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Thursday, 28 January 2010

The Story of Sturgess Cafe - Pt1

Shutters open, slowly. Dust explosion. Start of a new day.

Sturgess Cafe opposite the intersection with Coolridge Road and Kenton Street, is open for business. That is, it's open, but not for cafe business. Let me explain.

Although the cafe is set for a breakfast serving - knives and forks set out, polished vinyl on plywood tables buffed by the light of the early morning sun, menu and tomato shaped ketchup pot, next to a tall, cylindrical 'brown sauce' bottle – the front door remains locked.

A builder puts his hand over his eyes to peer into the glass window. He walks away shaking his head.

Nyman Chaw-Derek, artist, 31, sicks his head out from behind a faded curtain. Nearly spotted. He spends some of the late evening repositioning tables and chairs, moving menus, placing stains on the lino. Smearing areas of the cafe with grease. Telling the story of the life of a cafe. Without ever opening the doors. He runs the cafe – the project. It was his idea.

A cafe that never opens. But still lives. Part of the street, part of the life of local people, but not really existing.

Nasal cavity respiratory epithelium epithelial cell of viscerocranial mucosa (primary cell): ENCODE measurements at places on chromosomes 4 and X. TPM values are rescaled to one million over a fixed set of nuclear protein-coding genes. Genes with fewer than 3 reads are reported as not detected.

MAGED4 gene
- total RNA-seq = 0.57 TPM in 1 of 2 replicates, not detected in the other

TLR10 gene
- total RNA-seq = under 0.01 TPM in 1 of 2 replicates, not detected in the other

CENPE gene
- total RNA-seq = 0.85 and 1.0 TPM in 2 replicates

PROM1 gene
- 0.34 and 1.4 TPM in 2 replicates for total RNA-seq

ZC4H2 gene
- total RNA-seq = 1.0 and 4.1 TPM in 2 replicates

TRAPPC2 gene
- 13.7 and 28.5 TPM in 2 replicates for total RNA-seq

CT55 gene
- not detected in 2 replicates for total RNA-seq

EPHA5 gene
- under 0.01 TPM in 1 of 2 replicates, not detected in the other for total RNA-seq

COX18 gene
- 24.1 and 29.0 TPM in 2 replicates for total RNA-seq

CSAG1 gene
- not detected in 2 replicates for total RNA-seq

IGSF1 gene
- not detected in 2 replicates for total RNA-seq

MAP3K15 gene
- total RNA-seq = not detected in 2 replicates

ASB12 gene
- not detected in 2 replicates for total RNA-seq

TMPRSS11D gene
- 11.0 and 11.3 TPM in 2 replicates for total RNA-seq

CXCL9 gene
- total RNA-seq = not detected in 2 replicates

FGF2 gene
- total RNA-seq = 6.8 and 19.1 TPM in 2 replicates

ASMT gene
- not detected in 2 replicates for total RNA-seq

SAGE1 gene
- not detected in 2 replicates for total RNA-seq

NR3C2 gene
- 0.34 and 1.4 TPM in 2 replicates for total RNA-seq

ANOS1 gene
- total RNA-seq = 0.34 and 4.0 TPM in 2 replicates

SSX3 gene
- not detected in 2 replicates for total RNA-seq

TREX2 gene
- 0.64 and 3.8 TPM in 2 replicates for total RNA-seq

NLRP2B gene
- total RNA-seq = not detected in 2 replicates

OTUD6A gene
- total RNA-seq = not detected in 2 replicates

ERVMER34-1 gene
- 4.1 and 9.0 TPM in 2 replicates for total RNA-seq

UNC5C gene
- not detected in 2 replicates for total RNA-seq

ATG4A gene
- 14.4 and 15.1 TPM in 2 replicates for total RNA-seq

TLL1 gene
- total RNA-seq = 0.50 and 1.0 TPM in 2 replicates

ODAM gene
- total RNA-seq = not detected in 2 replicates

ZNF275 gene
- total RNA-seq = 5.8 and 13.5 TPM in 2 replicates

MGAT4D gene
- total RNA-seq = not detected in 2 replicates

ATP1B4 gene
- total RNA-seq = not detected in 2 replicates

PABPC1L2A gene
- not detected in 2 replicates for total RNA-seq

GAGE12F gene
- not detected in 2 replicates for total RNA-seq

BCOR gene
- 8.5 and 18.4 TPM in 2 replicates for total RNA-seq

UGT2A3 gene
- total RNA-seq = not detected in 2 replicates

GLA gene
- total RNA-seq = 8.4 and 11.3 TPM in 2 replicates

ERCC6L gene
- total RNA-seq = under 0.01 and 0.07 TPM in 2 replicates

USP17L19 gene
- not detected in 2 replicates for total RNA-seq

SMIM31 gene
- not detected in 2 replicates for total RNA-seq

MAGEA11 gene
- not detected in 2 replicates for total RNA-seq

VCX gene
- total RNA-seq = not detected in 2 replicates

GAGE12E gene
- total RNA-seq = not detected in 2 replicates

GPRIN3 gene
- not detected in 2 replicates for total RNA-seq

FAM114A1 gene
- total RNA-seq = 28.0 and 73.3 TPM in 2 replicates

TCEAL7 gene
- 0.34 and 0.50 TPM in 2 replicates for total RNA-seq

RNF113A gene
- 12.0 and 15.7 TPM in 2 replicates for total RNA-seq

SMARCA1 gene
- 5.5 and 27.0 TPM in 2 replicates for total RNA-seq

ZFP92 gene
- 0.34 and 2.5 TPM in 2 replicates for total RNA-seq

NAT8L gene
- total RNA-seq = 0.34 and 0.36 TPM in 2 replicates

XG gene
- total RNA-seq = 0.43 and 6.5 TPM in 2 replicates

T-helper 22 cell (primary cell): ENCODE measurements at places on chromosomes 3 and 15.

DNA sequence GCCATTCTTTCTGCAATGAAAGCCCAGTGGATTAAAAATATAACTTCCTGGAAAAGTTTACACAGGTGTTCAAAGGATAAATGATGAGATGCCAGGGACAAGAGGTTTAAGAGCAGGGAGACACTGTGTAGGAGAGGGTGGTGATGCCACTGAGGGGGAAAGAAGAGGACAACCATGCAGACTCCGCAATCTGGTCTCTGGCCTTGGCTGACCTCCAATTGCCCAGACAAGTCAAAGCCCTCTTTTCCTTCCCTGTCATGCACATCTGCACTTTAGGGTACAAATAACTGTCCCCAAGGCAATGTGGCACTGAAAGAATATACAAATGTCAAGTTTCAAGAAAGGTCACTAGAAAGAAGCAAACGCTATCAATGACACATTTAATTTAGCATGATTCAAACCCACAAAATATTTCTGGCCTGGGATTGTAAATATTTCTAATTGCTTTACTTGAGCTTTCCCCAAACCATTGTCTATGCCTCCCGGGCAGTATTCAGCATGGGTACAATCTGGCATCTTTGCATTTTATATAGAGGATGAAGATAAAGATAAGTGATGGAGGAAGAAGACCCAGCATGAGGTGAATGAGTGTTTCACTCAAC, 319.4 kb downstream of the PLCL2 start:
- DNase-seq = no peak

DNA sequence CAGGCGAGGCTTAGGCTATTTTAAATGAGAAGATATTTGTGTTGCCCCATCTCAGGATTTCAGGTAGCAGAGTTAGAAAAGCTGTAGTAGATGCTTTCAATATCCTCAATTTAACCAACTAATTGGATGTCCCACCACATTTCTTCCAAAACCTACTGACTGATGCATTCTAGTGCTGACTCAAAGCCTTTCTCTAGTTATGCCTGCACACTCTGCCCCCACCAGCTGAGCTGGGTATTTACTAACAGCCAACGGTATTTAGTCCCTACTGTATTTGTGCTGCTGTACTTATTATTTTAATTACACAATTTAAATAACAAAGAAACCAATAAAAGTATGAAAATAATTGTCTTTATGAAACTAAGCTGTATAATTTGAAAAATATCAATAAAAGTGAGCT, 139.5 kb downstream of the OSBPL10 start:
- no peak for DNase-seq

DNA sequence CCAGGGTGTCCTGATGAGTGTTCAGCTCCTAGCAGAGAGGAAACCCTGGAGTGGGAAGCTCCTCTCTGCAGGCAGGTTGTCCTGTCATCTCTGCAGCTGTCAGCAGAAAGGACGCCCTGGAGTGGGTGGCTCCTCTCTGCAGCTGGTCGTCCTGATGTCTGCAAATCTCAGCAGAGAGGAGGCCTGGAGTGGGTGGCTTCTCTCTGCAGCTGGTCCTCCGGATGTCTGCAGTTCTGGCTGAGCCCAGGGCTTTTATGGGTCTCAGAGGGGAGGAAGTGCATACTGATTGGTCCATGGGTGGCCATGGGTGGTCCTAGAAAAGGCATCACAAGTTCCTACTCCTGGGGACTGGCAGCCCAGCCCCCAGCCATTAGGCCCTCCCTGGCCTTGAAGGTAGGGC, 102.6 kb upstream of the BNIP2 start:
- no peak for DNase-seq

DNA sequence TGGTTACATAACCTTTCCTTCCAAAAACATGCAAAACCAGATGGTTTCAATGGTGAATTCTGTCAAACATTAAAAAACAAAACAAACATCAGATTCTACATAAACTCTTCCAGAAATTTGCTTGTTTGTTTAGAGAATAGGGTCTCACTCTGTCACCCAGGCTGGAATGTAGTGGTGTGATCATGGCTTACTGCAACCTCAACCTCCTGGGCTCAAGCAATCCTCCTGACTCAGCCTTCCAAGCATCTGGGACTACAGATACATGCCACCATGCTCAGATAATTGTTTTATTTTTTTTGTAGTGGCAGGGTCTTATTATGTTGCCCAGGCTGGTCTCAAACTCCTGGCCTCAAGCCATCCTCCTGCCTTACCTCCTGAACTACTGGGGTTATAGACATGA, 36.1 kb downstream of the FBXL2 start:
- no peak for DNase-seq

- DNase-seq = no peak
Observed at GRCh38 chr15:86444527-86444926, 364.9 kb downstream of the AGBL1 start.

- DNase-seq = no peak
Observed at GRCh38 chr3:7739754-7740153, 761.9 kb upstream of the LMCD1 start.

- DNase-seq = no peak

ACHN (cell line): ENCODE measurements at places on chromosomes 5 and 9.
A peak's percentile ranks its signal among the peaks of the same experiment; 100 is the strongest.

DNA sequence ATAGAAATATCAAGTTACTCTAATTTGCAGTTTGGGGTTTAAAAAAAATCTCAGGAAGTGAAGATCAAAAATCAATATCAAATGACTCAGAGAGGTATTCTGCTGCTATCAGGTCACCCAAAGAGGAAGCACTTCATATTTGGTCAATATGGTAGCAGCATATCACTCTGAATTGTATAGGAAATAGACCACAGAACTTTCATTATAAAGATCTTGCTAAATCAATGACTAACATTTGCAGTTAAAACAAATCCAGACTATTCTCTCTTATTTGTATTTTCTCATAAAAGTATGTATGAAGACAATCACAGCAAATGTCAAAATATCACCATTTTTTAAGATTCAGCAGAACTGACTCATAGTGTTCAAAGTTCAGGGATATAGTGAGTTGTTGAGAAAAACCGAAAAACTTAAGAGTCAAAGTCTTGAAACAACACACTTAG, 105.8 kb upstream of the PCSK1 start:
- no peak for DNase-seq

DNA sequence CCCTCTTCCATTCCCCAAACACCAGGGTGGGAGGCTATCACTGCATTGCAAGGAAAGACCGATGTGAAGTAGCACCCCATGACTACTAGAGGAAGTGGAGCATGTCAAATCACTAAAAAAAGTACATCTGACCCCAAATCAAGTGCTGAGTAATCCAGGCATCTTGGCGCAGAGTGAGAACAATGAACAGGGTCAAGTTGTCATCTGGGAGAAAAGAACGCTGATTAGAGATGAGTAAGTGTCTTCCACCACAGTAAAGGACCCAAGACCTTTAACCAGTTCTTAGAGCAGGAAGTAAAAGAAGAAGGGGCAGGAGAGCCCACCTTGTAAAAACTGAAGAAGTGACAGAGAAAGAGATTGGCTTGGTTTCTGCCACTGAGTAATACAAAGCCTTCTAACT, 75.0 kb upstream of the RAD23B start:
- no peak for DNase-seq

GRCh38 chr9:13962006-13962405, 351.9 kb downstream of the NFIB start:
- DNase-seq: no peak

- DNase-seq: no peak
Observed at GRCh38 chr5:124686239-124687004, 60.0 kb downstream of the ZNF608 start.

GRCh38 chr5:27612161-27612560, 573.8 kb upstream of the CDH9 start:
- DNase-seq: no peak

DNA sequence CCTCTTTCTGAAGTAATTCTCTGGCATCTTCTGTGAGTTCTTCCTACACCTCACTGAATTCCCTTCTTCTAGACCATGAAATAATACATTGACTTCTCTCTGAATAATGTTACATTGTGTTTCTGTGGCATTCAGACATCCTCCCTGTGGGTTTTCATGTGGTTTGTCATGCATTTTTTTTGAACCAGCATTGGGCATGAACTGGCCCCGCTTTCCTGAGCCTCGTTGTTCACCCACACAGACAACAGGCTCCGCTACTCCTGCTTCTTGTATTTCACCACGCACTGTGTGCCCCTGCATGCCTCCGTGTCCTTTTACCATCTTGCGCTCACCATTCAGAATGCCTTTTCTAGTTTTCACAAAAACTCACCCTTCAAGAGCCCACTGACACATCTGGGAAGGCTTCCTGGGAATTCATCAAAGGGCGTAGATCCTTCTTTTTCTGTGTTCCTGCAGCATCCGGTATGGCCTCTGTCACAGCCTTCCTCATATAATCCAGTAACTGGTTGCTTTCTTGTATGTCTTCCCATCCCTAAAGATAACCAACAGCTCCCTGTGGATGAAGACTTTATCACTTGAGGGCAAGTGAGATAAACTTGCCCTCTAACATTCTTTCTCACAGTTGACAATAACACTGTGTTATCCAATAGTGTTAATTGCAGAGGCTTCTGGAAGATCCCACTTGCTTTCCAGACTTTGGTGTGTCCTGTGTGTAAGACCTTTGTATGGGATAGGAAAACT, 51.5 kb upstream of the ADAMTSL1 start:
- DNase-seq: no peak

Here's what Nyman's successful Arts Council funding application said (an extract):

“...this piece of art - Sturgess Cafe, the cafe that never opens - is a comment on the life of ephemera. When is a familiar object an artefact? An artwork? Is it possible to 'corrupt' the street scene - the heart of a local community, the High Street – with an artistic intervention? What question will people ask as they pass by? What questions will the cafe pose and ask of us? Will it impact on our identities, or purpose as human beings? How much of our environment do we really notice?”

“I suppose £50,000 will keep us in wine,” said Nyman's partner, Seeke.

“£50,000 [that's the grant he received per year for the 3 year cafe project, plus an additional £10k from the local council, to “enhance the regeneration of the urban cultural offer.”] is the tip of the iceburg.” said Nyman. “Seeke, if this goes national, I could be the new Damien Hurst, Tracey Emin and Banksy all rolled into one!”

“But why can't we just open the cafe, normally? Throw a big party, sell organic, locally sourced food...” said Seeke, before being interrupted by an uber-patronising Nyman.

“You're missing the point, love,” he said, “I'm a new urban knight, a creator of perceptions, a magician – a modern Merlin.”

“No you're not,” said Seeke, dialling the local bakers for a bacon butty delivery, “you're an ok painter with a creative block. Want brown or red with yours?”

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